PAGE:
Later this week, Id like to discuss different places in the world where it makes sense to own farmland. Some of my recommendations may surprise you
Its good to be a farmer these days.Owning your own farm is even better.
The worst case scenario is what it has always been - socialists destroying the ability of people to create wealth. If we were not hampered by government and the enviro-whackos who are making our lives miserable, people would find a way to feed all of us.
I don’t know about buying farmland. It seems to be forming a bubble. I don’t think anyone knows what the future will bring.
A garden is GOOD. ;-)
That's why they are called "wise".
On a more timely note, I wonder what the calories-per-acre is for:
Yup. At this point buying land is a better investment than buying gold IMO.
Depends on where.
If overpopulation is the problem, chasing dwindling food resources, neither gold nor land nor stockpiles is a certain solution.
In the WTSHTF scenario, you WILL be overwhelmed, specially in any country outside home base, the US.
The author ignores all of the government subsidies and policies that are inflating land prices in this country. Once our government has screwed up agriculture as bad as it has health care it will confiscate farm land.
Remember what happened to the Kulaks.
“And by comparison, beef yields only about 1.1 million Calories per acre. “
But, in mountainous states like mine, those acres can be on the side of a hill, where cattle can graze but rice or corn can’t be grown.
It’s a big time bubble. $10,000/acre + now in some areas of the midwest. All because of ethanol and entirely unsustainable. Farmers in Asia, India, and South America are all beginning to modernize their methods so we will probably be deluged with ag production before too many years pass. Now is a fantastic time to be selling farmland, IMO.
When I was a kid in the 1960s, my teachers told me that by 1980 there would be no more gasoline. They said pollution would be so bad that mothers would not be able to breast feed their babies. The seas would be overfished and empty of life. You could not go outside in the rain because the rain would hurt you. We would be packed together like sardines in a can. They scared the crap out of us. Yet, none of the fears materialized. I’ll give the devil his due that abortion killed off a lot of people, but it didn’t kill off as many as my teachers thought needed to die. What happened? All that fear, and for what? 30 million dead people? What a crock. If there was any justice in this country, my old teachers should be standing in front of a tribunal.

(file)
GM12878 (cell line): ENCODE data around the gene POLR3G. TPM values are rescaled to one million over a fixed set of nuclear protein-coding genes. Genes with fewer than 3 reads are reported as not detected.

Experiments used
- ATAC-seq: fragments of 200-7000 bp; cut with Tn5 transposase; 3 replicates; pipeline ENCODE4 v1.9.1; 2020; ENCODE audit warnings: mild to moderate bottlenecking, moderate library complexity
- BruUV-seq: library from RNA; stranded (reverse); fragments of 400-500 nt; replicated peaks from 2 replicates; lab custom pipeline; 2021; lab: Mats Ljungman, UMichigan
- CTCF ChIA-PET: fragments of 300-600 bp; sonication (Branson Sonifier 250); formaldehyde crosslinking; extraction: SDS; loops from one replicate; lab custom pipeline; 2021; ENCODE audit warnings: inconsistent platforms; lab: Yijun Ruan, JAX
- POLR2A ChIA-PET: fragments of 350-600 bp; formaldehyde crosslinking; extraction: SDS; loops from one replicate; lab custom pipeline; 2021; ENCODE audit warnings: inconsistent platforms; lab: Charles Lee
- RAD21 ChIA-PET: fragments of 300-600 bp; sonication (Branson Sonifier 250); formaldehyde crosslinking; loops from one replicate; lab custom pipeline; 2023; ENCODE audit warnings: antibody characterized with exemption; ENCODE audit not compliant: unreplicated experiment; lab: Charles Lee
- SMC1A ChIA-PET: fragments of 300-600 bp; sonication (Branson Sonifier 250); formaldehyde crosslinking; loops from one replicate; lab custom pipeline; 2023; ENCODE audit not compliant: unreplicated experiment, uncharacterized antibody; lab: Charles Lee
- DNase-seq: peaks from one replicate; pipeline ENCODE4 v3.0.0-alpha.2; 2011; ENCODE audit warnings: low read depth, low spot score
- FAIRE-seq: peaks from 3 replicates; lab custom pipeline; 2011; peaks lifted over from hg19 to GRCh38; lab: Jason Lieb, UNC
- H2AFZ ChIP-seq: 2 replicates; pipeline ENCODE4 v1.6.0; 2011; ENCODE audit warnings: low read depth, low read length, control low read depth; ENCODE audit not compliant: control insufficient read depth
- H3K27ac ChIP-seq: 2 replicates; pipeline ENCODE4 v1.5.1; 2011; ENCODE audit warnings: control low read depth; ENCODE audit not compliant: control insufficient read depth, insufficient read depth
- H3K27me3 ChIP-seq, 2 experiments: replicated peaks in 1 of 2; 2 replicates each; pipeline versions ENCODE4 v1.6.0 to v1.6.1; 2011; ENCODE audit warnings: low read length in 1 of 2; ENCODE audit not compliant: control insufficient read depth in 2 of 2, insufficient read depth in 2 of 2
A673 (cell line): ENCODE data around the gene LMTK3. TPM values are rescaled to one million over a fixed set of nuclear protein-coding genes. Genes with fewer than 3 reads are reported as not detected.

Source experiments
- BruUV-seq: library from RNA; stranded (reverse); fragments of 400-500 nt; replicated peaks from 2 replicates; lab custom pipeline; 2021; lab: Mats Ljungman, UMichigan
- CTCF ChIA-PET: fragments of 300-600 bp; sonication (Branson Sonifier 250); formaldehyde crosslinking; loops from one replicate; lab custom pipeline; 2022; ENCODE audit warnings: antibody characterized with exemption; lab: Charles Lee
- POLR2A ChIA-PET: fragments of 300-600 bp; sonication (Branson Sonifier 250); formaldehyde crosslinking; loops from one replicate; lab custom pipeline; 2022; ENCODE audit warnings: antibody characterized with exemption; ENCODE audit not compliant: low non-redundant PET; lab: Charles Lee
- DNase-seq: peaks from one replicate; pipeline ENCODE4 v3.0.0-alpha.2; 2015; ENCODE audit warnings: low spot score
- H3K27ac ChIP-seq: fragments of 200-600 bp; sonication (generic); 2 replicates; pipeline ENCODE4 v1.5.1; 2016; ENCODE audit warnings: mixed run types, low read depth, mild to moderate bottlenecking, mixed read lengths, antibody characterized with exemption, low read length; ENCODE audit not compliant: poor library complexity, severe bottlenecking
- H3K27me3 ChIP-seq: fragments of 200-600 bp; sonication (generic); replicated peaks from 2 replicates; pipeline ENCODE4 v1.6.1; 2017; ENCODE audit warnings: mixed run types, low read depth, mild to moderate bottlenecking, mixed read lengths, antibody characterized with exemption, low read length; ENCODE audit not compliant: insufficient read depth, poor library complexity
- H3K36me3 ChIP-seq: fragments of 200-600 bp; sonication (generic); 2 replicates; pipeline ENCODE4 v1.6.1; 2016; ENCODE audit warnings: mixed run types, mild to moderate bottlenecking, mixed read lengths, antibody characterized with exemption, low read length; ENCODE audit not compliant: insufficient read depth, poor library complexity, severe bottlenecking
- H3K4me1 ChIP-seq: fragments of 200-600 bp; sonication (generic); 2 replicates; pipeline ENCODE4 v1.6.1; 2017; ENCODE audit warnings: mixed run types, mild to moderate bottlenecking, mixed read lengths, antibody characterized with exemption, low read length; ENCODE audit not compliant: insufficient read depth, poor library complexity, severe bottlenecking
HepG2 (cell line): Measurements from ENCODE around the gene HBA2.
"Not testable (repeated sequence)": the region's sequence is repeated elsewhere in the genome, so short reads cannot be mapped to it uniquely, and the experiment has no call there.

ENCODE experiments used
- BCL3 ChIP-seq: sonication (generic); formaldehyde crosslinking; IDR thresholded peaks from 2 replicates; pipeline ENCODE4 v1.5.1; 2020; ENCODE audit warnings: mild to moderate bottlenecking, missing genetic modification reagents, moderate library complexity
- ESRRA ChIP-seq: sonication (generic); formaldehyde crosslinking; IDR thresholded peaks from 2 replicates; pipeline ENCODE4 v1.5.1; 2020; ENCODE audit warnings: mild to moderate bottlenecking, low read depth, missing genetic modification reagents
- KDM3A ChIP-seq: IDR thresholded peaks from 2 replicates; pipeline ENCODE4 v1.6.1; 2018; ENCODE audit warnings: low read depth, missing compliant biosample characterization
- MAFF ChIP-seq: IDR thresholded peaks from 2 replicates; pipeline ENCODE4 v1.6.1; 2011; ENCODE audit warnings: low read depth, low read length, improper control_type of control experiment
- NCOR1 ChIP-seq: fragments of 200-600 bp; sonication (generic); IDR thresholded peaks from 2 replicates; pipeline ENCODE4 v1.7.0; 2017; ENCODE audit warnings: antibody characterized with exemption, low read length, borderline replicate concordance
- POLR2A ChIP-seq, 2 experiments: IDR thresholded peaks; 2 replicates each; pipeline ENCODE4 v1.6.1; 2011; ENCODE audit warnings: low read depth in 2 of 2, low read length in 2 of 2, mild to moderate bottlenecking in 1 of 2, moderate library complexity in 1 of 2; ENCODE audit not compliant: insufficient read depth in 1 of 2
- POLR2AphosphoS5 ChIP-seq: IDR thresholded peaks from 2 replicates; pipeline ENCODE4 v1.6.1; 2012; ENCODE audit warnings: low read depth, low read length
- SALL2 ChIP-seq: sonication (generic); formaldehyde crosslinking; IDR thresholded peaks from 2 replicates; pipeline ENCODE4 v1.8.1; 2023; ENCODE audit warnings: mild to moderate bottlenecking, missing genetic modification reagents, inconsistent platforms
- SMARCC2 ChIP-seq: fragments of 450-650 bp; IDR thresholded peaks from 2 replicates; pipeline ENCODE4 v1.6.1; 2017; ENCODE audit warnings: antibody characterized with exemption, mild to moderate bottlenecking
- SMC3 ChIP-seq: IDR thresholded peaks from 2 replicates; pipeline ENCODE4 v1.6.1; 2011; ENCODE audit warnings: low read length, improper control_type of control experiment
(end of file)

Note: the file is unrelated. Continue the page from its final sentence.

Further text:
The current crop should be standing before a tribunal.
Before investing in commodities, track how commodities are doing in the market. Use the chart at the top of the page, with a few drop down menus, to see how corn, for example, is acting for the past month, or the past year.
Even at the height of the Dust Bowl and the Great Depression, America’s remaining farms were producing so much food that taking it to market to sell cost more than the food itself.
Buy nonperishable foods you'll actually use eventually, whether shtf or not, and if you have the ability to invest, know that it's a distortion creating a temporary opportunity. Don't fall into a commodity-bug cheering it on long term, it's not a long term investment. You'll get burned and burned badly.
Again, this is just my opinion. The only certainty is uncertainty over the past several years, and into the foreseeable future. This creates profit opportunities for the alert but they come and they go, sometimes rapidly.